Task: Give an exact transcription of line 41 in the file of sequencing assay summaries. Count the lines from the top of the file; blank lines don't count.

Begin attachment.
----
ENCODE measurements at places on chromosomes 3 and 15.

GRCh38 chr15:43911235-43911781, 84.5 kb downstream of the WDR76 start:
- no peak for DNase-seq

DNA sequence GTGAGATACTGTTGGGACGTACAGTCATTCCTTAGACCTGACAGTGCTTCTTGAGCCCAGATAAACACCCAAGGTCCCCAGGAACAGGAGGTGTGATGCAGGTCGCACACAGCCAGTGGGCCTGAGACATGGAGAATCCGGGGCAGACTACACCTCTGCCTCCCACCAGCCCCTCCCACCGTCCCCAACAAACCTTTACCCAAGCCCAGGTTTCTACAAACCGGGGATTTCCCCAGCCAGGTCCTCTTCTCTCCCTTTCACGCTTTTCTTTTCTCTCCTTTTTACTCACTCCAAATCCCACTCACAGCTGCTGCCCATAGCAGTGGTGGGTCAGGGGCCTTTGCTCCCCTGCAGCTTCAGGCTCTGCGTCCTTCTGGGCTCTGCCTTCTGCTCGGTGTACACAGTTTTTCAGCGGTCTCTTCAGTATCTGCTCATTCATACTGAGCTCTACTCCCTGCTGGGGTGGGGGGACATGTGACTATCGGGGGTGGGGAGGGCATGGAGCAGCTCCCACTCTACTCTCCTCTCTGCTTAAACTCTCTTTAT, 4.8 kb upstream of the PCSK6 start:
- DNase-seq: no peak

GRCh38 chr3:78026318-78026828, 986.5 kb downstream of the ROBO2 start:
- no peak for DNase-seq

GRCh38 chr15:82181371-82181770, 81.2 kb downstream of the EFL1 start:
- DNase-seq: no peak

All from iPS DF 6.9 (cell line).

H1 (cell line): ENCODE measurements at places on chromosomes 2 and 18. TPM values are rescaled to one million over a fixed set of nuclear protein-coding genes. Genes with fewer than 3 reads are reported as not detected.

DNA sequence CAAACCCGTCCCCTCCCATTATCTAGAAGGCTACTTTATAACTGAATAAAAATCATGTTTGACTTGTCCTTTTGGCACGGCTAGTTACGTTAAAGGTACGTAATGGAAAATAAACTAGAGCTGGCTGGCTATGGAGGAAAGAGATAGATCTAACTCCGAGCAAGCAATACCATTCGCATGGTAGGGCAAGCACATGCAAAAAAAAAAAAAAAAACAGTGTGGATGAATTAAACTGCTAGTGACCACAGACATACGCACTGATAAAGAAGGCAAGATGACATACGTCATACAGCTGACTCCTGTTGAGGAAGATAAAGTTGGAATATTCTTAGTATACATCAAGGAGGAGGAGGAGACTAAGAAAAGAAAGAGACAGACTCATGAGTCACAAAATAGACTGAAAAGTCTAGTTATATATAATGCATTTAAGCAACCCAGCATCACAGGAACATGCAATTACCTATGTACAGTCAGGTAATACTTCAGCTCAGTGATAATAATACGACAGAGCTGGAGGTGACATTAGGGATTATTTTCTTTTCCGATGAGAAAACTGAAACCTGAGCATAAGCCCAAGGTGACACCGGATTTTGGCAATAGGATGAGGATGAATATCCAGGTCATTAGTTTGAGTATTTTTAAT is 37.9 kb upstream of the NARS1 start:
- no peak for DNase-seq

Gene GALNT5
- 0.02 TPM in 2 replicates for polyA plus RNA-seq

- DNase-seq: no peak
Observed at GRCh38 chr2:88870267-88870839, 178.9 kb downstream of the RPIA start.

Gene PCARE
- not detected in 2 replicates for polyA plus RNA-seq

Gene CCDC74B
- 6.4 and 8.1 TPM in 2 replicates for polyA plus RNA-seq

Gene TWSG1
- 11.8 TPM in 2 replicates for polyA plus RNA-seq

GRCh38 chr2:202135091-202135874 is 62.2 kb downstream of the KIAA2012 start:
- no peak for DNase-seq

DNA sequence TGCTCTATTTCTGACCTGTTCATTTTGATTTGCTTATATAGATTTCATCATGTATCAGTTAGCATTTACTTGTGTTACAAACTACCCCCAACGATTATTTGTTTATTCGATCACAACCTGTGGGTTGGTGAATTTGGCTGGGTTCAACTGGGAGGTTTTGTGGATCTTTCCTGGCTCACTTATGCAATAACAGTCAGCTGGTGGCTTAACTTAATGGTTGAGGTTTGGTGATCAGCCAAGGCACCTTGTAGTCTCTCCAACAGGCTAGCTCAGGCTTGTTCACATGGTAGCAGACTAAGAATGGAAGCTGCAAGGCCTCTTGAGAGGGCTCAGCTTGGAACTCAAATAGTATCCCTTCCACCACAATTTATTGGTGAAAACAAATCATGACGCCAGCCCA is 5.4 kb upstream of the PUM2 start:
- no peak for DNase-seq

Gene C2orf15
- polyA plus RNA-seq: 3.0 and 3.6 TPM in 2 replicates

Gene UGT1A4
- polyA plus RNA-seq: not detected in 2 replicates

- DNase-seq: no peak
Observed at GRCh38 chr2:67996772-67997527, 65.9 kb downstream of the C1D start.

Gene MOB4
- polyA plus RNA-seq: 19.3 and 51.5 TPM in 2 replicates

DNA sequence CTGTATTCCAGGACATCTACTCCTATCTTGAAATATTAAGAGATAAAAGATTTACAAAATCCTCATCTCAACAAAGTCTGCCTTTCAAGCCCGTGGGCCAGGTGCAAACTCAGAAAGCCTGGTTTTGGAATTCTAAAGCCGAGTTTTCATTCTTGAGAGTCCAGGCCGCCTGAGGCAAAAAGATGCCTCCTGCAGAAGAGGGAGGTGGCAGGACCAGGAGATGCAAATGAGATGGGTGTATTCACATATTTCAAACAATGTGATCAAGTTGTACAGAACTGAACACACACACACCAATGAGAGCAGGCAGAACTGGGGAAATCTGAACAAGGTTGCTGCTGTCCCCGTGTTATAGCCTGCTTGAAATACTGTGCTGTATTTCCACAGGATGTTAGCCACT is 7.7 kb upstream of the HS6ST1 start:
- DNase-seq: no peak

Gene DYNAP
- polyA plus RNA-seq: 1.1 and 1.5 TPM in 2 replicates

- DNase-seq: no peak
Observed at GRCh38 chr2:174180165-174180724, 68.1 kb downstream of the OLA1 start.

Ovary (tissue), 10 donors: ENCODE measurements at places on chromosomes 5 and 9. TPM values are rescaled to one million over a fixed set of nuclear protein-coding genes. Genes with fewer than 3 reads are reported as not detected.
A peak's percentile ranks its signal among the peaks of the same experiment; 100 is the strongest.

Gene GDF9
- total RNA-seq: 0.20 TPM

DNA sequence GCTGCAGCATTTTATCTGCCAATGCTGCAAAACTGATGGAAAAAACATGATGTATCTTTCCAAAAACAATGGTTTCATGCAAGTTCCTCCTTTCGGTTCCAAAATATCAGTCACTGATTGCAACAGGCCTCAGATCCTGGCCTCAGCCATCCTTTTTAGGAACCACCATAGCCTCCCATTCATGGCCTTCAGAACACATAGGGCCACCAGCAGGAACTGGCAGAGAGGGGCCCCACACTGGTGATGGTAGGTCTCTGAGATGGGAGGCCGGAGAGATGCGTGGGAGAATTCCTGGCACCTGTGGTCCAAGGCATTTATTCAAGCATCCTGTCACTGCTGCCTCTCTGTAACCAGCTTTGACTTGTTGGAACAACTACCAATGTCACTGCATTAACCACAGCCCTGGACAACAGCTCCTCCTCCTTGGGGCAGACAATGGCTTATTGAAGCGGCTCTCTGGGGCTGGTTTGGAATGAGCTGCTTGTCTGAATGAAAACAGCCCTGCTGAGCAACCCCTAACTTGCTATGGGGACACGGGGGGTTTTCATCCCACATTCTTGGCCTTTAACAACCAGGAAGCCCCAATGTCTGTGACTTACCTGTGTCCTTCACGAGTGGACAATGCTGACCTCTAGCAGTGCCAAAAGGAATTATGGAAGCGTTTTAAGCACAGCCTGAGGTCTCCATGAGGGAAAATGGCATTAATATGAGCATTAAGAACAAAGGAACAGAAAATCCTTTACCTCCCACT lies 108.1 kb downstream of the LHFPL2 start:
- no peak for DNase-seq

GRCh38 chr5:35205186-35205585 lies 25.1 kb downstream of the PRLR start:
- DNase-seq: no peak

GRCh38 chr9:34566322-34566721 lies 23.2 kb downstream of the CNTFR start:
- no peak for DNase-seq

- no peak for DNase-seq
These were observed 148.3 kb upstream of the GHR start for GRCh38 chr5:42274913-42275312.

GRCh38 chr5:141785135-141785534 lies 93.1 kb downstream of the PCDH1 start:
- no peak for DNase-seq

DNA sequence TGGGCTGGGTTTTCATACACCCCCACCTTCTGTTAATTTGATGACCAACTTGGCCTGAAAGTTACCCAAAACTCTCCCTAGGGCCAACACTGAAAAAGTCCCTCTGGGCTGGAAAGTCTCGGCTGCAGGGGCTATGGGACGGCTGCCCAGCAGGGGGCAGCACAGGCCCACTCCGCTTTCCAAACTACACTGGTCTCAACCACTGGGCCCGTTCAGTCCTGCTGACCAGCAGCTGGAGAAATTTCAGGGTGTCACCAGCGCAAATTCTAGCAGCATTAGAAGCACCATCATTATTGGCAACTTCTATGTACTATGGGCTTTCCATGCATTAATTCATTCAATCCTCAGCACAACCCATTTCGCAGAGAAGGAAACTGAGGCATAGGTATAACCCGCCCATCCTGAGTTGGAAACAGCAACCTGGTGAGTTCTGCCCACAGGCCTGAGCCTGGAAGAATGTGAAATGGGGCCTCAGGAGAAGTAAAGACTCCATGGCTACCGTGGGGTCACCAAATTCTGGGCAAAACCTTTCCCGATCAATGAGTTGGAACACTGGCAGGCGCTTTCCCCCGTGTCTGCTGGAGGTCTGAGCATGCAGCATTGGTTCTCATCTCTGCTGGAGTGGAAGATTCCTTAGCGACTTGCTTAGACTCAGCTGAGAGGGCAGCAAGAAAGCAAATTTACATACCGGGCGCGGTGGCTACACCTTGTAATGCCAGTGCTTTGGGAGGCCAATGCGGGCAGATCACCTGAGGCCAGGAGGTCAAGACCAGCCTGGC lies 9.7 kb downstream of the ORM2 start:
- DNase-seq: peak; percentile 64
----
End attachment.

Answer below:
Observed at GRCh38 chr2:174180165-174180724, 68.1 kb downstream of the OLA1 start.